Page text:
- They later picked him up in the night and drove with him to South Sudan, officials aware of the issue said.
- Unknown people had earlier on dismantled his communication gadgets at an apartment he lived with his family.
A vocal critic of South Sudan’s government has gone missing in Kenya after allegedly being abducted by men in police uniform in Nairobi.
Reports say Morris Mabior Awikjok Bak was deported to Juba, South Sudan, on the night of February 4, hours after his arrest from his Chokaa home.
A team of police who claimed they were from Anti Terror Police Unit first booked him at the local Hurlingham police post under OB number 19 at about 7 pm, saying he was under arrest for terror-related charges.
They later picked him up in the night and drove with him to South Sudan, officials aware of the issue said.
Unknown people had earlier dismantled his communication gadgets at an apartment he lived with his family.
Local media said he was extradited to face charges of “abusing government officials.”
The Dawn newspaper cited sources within South Sudan’s National Security Service.
On May 23, 2022, the South Sudanese National Police Service did a memo to the Interpol on the activist, saying he was wanted in criminal case No. 5445/2021 lodged at Northern Police Division- Juba, Charged under Sections 289/113/291 of SSPCA - 2008 for defamation and furnishing false information.
“The suspect is currently in Nairobi, Kenya. The Communication between INTERPOL offices in Juba and Nairobi led to the tracing of the suspect in Nairobi pending arrest and special extradition request by South Sudan's Director of Public Prosecutions through the diplomatic channel.”
“Therefore, NCB Juba is requesting you to forward the extradition letter to the Republic of Kenya through the diplomatic Channel,” read part of the memo.
It is not clear if the extradition channels were exploited to warrant the process.
His wife Angelina Marol told Sudans Post that her husband was arrested in Nairobi by men she said were in Kenyan police uniform.
“They came here at night and knocked on the door. We didn’t want to open it because they might turn out to be criminals and when we realized that they are police, we opened and then they arrested him without providing him with a warrant or anything,” she said.
“We have been asking about him and unfortunately we have learned that he has been taken to Juba where he is probably being kept at the Blue House (the National Security Service Headquarters) and we haven’t yet spoken to him,” she added.
Bak, a former oil company employee and father of 22 children, fled South Sudan for Kenya in April 2021. He had reportedly been receiving threats from officials and leaders from his home area of Tonj, in Warrap state, whom he criticized.
When he went missing in Nairobi, he was a refugee registered with Kenya’s Department of Refugee Affairs.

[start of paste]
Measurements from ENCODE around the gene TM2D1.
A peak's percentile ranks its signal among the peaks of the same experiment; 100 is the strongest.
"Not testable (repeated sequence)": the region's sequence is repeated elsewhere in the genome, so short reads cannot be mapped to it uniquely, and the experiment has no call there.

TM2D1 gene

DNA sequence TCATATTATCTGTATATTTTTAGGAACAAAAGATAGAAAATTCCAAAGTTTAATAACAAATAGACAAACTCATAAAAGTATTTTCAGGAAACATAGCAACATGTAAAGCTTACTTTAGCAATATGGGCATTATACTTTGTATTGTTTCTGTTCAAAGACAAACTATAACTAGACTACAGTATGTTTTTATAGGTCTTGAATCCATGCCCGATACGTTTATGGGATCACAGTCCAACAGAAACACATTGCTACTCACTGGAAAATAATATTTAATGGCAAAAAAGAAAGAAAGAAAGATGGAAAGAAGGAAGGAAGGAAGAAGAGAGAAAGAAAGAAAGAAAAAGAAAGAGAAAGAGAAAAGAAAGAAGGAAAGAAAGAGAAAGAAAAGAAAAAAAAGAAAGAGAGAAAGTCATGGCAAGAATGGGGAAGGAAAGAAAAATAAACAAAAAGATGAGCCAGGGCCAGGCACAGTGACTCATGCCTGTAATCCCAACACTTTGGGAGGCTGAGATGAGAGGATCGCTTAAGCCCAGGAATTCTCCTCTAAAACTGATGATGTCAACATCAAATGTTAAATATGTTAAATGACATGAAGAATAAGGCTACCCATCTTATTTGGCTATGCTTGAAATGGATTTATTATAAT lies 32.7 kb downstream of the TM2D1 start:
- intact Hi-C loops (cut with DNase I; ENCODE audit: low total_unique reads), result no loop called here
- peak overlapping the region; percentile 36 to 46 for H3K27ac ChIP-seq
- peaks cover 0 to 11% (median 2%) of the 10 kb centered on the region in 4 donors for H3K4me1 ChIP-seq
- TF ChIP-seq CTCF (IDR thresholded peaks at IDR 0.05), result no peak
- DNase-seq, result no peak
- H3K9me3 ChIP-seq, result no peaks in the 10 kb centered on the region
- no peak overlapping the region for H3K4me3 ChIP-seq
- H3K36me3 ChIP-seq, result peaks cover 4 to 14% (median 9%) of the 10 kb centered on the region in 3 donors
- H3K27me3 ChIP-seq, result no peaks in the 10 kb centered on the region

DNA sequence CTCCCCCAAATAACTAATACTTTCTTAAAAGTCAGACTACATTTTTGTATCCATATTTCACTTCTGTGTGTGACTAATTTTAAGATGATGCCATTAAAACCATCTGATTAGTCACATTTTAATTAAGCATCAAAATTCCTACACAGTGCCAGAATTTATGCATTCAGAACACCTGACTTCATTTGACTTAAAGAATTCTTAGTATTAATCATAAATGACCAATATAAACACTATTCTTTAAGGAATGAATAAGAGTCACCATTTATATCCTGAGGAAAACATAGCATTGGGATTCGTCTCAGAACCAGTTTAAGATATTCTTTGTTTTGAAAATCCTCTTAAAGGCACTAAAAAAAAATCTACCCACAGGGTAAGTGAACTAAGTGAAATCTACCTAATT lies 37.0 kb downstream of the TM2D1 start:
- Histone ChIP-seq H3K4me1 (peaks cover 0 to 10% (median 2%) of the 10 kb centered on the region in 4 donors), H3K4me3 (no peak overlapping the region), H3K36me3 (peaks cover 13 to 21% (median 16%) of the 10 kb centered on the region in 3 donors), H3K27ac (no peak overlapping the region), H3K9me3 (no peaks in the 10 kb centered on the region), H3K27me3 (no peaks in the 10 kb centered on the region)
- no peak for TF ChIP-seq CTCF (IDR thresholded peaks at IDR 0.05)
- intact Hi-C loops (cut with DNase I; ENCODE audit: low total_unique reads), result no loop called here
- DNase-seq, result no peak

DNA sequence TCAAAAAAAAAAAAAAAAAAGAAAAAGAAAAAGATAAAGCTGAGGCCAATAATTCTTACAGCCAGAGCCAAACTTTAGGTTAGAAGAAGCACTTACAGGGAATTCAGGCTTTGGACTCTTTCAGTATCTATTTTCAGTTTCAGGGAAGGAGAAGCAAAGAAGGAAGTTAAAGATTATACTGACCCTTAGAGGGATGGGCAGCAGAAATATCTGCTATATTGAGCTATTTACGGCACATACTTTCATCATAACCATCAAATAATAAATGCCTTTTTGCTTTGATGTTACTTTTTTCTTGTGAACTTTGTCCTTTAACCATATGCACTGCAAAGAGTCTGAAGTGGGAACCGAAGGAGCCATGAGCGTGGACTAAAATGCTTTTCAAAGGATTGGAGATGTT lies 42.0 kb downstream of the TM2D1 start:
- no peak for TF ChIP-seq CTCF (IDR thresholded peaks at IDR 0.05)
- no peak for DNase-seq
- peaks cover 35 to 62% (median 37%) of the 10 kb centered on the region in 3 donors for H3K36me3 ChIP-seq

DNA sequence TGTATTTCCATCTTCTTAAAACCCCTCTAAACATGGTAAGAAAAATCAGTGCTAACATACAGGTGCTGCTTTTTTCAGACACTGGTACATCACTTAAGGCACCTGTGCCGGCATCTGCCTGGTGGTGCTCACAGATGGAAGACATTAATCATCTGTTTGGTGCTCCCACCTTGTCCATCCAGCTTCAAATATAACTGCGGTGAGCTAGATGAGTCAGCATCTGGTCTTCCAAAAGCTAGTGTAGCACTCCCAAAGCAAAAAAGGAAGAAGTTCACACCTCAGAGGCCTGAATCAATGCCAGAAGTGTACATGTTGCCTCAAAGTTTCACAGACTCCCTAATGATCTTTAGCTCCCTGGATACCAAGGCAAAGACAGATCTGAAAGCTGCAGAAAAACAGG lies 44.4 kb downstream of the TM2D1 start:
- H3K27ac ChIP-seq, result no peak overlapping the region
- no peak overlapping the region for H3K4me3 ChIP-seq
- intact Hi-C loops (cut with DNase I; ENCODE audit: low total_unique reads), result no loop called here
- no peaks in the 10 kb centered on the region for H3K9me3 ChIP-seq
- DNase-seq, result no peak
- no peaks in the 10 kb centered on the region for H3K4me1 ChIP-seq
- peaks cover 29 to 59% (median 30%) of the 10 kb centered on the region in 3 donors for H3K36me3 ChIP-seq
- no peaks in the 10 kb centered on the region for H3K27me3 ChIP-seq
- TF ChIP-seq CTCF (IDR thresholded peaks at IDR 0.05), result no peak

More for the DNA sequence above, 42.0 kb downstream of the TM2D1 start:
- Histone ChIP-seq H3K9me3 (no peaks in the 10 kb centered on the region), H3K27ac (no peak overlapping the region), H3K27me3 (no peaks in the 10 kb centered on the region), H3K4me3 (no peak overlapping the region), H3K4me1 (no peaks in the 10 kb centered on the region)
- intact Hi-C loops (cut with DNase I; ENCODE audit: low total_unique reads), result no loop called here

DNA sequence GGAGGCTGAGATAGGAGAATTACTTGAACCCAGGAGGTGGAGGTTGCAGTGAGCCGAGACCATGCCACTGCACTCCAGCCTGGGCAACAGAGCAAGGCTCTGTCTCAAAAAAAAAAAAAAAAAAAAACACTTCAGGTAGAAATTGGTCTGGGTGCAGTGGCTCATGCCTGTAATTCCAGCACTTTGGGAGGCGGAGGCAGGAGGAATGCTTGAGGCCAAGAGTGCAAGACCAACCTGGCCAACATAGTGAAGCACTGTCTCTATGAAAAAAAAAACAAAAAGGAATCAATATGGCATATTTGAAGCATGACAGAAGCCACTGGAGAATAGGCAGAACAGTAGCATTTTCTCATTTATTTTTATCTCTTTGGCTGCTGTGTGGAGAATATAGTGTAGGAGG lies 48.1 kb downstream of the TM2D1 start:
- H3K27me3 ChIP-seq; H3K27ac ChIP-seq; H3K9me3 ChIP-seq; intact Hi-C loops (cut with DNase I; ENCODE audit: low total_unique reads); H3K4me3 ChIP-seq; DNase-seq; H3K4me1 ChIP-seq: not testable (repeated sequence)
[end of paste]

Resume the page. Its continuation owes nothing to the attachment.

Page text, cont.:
We were not able to get a comment from the refugee affairs department.
Human Rights Watch said Kenya, a party to the 1951 United Nations and 1969 African refugee conventions, has committed to upholding the rights of refugees and asylum seekers.
“The principle of non-refoulment is the cornerstone of both conventions, prohibiting the forced return of refugees to a country where they would face threats to their lives or freedom on account of their race, religion, nationality, membership of a particular social group, or political opinion.”
“Countries hosting refugees and asylum seekers are also responsible for providing protection and ensuring their physical security,” HRW said.
The agency added should South Sudan wish to extradite someone, the extradition process should be legal and transparent, conducted before an independent and impartial court, and should comply with the principle of non-refoulment.
The agency said if Kenyan authorities were involved in Bak’s “disappearance,” and if they facilitated his forced return to South Sudan, Kenya would be violating its obligations toward refugees and undermining its regional image as a country that seeks to protect human rights.
“The authorities in both Kenya and South Sudan should come clean on the fate and whereabouts of Morris Mabior Awikjok Bak and end the anguish of his family.”
Amnesty International said it has documented numerous arbitrary detentions by the National Security Service (NSS) in multiple facilities where detainees are often subjected to torture and other ill-treatment – some held incommunicado without access to a lawyer, or family members.
“Amnesty International has reason to believe that Morris Mabior Awikjok Bak was forcefully returned to Juba, South Sudan, where he arrived on 5 or 6 February and was brought to a National Security Service (NSS) detention facility.”
“Detention without access to the outside world – incommunicado detention – facilitates torture and other ill-treatment and enforced disappearance. In some circumstances, it can itself constitute torture and other ill-treatment,” the agency said.